Sherwin Bitsui

Blankets of Bark

Point north, north where they walk

in long blankets of curled bark,

dividing a line in the sand,

smelling like cracked shell,

desert wind, river where they left you

calling wolves from the hills,

            a list of names

growling from within the whirlwind.


Woman from the north,

lost sister who clapped at rain clouds.

We were once there

holding lightning bolts

above the heads of sleeping snakes.


Woman, sister, the cave wants our skin back,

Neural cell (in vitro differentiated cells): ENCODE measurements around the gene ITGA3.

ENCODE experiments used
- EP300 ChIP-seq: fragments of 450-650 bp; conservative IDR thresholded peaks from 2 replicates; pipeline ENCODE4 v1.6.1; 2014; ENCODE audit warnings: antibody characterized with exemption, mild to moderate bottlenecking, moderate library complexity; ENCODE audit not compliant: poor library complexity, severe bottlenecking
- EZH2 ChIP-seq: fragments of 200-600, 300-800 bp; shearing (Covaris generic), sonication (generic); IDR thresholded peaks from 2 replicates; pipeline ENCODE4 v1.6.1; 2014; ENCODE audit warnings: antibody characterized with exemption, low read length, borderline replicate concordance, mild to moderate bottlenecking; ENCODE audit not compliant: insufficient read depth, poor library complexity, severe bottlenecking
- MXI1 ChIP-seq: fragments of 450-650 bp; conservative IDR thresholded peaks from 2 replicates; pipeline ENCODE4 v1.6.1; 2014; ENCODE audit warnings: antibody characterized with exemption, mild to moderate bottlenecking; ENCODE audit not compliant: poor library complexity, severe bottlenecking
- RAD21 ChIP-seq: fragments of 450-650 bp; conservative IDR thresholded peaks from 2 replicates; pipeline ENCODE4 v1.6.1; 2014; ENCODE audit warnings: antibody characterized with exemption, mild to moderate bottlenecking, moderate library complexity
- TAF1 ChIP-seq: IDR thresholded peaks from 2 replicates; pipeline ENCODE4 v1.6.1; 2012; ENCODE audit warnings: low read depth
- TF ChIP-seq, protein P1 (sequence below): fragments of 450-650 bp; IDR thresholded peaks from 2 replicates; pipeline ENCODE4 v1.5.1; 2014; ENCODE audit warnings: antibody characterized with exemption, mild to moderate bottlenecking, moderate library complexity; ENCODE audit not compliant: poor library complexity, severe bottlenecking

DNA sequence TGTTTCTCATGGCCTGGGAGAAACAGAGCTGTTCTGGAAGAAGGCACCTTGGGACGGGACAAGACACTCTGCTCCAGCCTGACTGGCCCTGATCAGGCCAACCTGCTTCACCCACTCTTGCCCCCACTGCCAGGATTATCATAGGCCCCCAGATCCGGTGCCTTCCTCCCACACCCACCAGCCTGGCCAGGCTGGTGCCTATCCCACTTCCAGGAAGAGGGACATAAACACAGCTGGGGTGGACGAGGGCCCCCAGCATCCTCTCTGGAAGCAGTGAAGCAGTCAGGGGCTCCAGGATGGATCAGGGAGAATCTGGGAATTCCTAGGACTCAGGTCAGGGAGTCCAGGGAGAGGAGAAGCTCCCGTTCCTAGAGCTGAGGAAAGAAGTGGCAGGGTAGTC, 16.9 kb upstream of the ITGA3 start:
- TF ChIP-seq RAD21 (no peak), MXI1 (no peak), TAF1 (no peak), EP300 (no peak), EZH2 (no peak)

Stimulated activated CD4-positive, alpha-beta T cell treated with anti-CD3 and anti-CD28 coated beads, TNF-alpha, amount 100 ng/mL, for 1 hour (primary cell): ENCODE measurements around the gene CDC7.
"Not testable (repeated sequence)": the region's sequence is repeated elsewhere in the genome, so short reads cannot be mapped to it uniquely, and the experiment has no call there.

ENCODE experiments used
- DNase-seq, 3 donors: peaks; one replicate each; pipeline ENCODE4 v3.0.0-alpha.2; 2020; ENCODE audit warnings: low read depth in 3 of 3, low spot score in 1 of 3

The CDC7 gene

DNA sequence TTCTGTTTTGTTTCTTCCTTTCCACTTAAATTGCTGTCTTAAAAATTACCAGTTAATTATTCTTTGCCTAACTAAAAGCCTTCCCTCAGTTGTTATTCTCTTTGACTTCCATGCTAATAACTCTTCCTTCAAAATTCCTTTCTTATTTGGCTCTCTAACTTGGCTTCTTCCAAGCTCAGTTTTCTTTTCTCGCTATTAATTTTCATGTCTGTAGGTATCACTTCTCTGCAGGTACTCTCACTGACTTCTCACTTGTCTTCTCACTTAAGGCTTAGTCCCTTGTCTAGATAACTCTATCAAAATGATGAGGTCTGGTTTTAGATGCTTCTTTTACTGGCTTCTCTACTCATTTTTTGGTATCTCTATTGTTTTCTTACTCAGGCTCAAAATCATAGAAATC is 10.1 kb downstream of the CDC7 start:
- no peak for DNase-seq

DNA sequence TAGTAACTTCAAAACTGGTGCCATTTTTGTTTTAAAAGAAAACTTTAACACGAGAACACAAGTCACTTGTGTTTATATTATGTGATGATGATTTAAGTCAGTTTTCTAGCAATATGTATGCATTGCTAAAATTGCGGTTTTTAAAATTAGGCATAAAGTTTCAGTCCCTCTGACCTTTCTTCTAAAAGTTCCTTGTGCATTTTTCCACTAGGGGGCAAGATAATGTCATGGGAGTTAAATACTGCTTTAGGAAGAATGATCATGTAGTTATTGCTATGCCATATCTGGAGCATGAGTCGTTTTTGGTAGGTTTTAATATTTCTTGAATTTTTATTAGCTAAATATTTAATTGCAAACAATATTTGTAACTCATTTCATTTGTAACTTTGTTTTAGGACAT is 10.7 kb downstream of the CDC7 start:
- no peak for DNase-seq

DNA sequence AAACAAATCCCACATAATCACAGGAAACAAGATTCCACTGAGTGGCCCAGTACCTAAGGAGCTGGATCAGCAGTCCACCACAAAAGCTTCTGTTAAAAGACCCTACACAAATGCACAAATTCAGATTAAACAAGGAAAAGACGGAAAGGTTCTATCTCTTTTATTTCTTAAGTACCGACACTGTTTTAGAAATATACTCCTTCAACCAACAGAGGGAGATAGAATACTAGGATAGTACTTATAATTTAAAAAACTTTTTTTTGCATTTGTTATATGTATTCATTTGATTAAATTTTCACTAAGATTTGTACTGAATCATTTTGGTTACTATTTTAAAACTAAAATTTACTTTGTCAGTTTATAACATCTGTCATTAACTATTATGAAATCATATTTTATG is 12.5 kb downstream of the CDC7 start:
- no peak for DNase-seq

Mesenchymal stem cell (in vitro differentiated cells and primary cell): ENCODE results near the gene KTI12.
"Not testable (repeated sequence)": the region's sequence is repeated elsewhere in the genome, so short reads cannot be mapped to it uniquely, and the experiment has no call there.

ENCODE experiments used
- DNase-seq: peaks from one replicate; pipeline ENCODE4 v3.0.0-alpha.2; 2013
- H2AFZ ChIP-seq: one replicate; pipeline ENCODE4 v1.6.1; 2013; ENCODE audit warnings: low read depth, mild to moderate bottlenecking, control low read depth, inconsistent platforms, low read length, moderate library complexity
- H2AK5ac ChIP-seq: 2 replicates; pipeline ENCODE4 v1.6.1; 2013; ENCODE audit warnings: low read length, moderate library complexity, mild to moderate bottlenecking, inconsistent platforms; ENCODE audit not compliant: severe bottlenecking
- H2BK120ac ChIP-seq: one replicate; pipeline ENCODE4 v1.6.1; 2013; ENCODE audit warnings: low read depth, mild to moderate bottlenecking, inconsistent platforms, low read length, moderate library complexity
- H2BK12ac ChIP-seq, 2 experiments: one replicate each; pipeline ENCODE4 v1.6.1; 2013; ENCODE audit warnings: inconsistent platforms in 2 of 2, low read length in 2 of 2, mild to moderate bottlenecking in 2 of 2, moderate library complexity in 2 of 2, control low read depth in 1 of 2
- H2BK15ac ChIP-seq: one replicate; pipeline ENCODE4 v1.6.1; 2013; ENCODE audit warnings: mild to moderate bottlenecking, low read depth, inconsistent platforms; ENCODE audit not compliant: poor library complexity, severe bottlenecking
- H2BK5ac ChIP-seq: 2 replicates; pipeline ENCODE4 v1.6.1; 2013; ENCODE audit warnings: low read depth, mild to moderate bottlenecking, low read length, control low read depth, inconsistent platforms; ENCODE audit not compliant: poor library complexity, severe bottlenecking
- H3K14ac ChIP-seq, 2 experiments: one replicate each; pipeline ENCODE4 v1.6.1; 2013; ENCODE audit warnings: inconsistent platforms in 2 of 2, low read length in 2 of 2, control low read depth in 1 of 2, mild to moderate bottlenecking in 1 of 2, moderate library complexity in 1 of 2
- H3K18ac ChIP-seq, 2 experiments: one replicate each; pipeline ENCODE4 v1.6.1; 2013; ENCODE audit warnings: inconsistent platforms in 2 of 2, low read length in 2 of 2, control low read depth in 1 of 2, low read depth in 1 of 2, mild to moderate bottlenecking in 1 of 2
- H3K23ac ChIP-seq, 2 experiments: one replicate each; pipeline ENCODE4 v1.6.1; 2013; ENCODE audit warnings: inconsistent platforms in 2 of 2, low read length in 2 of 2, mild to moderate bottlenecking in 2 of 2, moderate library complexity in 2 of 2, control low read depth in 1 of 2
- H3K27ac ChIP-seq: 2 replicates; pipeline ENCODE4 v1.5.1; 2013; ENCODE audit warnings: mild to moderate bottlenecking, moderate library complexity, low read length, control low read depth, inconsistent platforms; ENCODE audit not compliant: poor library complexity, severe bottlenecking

it wants to shake our legs free from salt

and untwist our hair into strands of yarn

pulled rootless from the pocket of a man

who barks when he is reminded of the setting sun.


At 5 A.M. crickets gather in the doorway,

each of them a handful of smoke,

crawling to the house of a sleeping woman,

breaking rocks on the thigh of man stretching,

ordering us to drop coins into her shadow,

saying, “There, that is where we were born.”


Born with leaves under our coats,

two years of solitude,

the sky never sailed from us,

we rowed toward it,

only to find a shell,

            a house,

                     and a weeping woman.



“Blankets of Bark” is from Shapeshift (University of Arizona Press, 2003).